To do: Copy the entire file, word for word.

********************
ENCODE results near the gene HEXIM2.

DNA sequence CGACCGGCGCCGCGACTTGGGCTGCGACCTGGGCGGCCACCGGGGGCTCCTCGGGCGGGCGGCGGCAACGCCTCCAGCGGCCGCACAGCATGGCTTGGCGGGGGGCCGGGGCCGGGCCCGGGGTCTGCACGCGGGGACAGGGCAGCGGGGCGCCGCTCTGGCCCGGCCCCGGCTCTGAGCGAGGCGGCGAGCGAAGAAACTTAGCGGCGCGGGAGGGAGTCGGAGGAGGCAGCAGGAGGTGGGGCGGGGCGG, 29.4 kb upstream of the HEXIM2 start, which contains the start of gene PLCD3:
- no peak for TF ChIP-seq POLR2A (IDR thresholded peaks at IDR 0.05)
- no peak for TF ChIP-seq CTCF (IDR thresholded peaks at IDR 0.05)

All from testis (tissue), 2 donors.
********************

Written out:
ENCODE results near the gene HEXIM2.

DNA sequence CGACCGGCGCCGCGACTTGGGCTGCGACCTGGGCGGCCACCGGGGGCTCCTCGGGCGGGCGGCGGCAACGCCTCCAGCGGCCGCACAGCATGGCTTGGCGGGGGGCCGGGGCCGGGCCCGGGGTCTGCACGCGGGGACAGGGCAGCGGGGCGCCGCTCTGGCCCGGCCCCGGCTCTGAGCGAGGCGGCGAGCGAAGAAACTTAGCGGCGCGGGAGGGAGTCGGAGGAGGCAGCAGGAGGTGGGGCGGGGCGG, 29.4 kb upstream of the HEXIM2 start, which contains the start of gene PLCD3:
- no peak for TF ChIP-seq POLR2A (IDR thresholded peaks at IDR 0.05)
- no peak for TF ChIP-seq CTCF (IDR thresholded peaks at IDR 0.05)

All from testis (tissue), 2 donors.